Let the Mind Games Begin: Clinton Gives Mark Cuban a Front Row Seat at the Debate
Policy + Politics

Let the Mind Games Begin: Clinton Gives Mark Cuban a Front Row Seat at the Debate

REUTERS/Mike Blake

It’s widely known that one of the strategies Hillary Clinton is likely to use in her debates against Republican presidential nominee Donald Trump is to try to goad the notoriously thin-skinned billionaire into anger or overreaction in front of a national television audience. But most people had assumed she would be doing it on her own. Turns out she may have a little help during the event at Hofstra University Monday night.

The campaign has invited Mark Cuban, the billionaire owner of the Dallas Mavericks basketball team and, like Trump, a veteran of reality television, to take one of the front row seats at the event.

Related: Mark Cuban’s Winning Strategy for Defeating Donald Trump

The move is plainly a direct poke at Trump’s ego. Cuban, a self-made billionaire whose net worth, unlike Trump’s, is not in dispute, has become a vocal and highly visible critic of Trump. Among other things, he has questioned Trump’s status as a self-proclaimed genius of the business world and has suggested that Trump is not worth as much money as he claims to be.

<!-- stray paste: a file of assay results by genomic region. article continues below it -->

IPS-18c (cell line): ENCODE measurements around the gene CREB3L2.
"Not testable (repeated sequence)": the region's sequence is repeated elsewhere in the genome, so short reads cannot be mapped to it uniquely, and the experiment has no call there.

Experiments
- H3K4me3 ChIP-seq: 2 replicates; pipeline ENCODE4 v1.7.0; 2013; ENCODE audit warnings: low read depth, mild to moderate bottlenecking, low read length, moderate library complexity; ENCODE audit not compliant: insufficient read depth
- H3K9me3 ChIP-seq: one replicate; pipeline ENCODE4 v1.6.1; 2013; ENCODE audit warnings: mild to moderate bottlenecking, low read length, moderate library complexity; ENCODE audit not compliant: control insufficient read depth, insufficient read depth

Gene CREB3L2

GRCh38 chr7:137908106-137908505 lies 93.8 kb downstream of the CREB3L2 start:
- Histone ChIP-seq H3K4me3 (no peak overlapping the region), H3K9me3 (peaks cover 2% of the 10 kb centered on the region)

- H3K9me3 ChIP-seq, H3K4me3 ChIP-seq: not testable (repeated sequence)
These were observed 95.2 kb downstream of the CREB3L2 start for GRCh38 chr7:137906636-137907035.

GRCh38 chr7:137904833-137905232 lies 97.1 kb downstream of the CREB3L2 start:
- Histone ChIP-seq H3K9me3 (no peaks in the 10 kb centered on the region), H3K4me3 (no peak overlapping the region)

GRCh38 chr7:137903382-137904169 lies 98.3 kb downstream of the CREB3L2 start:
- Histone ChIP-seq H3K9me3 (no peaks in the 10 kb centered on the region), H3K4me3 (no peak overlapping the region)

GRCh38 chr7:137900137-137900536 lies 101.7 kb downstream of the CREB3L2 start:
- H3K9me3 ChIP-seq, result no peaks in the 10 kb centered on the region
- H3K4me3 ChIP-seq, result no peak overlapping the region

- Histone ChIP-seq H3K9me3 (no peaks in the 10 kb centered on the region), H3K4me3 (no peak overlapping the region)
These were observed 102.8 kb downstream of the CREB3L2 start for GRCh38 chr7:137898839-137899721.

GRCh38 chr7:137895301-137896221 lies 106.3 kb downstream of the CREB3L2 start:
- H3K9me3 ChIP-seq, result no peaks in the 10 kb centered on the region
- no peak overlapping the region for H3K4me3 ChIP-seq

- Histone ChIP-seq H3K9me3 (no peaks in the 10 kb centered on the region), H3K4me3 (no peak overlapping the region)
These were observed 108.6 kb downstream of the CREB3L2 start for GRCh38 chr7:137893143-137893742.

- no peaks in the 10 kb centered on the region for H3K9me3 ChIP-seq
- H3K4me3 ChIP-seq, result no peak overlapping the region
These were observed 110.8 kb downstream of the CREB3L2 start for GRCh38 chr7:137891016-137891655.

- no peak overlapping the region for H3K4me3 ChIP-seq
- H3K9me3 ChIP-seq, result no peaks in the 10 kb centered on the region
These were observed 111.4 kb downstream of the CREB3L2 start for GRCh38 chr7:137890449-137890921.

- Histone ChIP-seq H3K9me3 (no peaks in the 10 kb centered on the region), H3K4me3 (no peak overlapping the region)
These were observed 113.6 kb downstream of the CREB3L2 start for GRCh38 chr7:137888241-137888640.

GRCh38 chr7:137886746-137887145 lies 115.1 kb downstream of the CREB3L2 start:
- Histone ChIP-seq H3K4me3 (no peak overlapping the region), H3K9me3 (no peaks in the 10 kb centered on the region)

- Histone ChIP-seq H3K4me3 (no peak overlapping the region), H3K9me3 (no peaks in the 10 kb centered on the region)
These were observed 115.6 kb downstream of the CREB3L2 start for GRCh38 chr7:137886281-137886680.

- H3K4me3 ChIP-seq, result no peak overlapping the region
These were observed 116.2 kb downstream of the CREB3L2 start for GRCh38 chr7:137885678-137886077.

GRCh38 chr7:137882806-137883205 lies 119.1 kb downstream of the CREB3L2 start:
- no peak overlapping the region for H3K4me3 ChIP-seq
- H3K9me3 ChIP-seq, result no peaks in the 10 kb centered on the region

While Cuban will not be able to ride debate moderator Lester Holt the way he does referees at Mavericks games, his presence in the front row Monday will be just one of many minor irritations that Clinton’s team hopes will combine to knock Trump off his stride.

Interestingly, Cuban supported Trump in the early part of his presidential run, but became disillusioned, he said, after he decided that the GOP nominee was not educating himself on the issues a president has to address.

“He doesn’t do the work,” Cuban said in an appearance on the Tonight Show in July. “He’s lazy.”

Related: What Donald Trump Can Learn from Mark Cuban

Since then, Cuban has become a staunch member of the #NeverTrump movement. On Twitter Thursday night, he predicted that Clinton will “overwhelm” Trump in the contest, referring to it as the “Humbling at Hofstra.”